Kimberley was the featured mental health expert on several Channel 4 documentaries throughout Spring 2020; Coronavirus: How to Isolate Yourself, Living With Coronavirus, and When Will Lockdown End?

Kimberley’s first book, How to Build a Healthy Brain was published in March 2020 by Yellow Kite.

The music used in this episode is by Thula Borah and is used with permission.

JWST: from launch to first science – Dr Emma Curtis-Lake

Skeptics in the Pub Online Podcast
Skeptics in the Pub Online Podcast
JWST: from launch to first science – Dr Emma Curtis-Lake
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After an incredibly exciting release of images this summer, JWST has settled into science mode. This talk will take you on a journey from our own galaxy to the beginnings of the Universe via images from this incredible new telescope, highlighting some interesting scientific discoveries along the way.

Emma is a STFC Webb Fellow, which means she has been hired to do science with Webb, but also to take the public along the journey. Emma has mostly worked with space telescopes, like Hubble, to peer into the very distant, and early, Universe and has been preparing for JWST for the last seven years. Since Emma’s PhD she has worked in Edinburgh, Paris and Cambridge, but is now based at the University of Hertfordshire. She has been working there to bring Webb to the public with an exhibition of first images at the Galleria shopping centre, and local libraries, as well as giving talks like this one to various groups and communities.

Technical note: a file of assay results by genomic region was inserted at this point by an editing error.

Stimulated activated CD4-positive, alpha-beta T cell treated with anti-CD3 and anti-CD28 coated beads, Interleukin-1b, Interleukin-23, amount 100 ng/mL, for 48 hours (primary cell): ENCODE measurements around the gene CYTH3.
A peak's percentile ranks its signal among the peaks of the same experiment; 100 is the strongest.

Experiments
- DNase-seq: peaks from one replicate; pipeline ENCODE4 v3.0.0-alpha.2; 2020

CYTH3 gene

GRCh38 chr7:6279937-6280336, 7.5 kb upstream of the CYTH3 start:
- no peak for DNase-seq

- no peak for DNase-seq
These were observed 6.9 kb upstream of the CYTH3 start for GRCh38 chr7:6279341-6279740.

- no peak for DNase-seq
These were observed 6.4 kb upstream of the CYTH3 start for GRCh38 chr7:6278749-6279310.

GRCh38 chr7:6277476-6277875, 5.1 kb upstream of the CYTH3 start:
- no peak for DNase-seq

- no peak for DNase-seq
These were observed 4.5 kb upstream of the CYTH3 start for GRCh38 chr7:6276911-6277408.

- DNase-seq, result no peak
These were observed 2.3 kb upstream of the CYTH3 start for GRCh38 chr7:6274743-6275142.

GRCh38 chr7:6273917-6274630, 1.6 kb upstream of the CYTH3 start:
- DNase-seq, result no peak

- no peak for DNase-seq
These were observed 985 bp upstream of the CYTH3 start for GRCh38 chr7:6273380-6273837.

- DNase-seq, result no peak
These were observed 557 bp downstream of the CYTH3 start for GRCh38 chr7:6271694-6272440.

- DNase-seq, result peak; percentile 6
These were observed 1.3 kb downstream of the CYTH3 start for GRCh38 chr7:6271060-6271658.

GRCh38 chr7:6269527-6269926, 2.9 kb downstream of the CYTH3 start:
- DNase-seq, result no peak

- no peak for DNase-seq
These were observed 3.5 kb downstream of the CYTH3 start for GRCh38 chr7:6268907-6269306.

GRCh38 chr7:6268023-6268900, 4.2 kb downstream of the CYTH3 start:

The music used in this episode is by Thula Borah and is used with permission.

RETRO: Say Why to Drugs – Suzi Gage

Skeptics in the Pub Online Podcast
Skeptics in the Pub Online Podcast
RETRO: Say Why to Drugs – Suzi Gage
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Dr Suzi Gage is a senior lecturer at the University of Liverpool, researching links between recreational drug use and mental health. In 2016 she started the award-winning Say Why to Drugs podcast with rapper and actor Scroobius Pip, exploring the science around drugs, and busting the myths that exist around them, from alcohol to LSD, MDMA to heroin. In 2020 she published Say Why To Drugs the book – giving a really deep dive in to the drugs we take, and why we get high.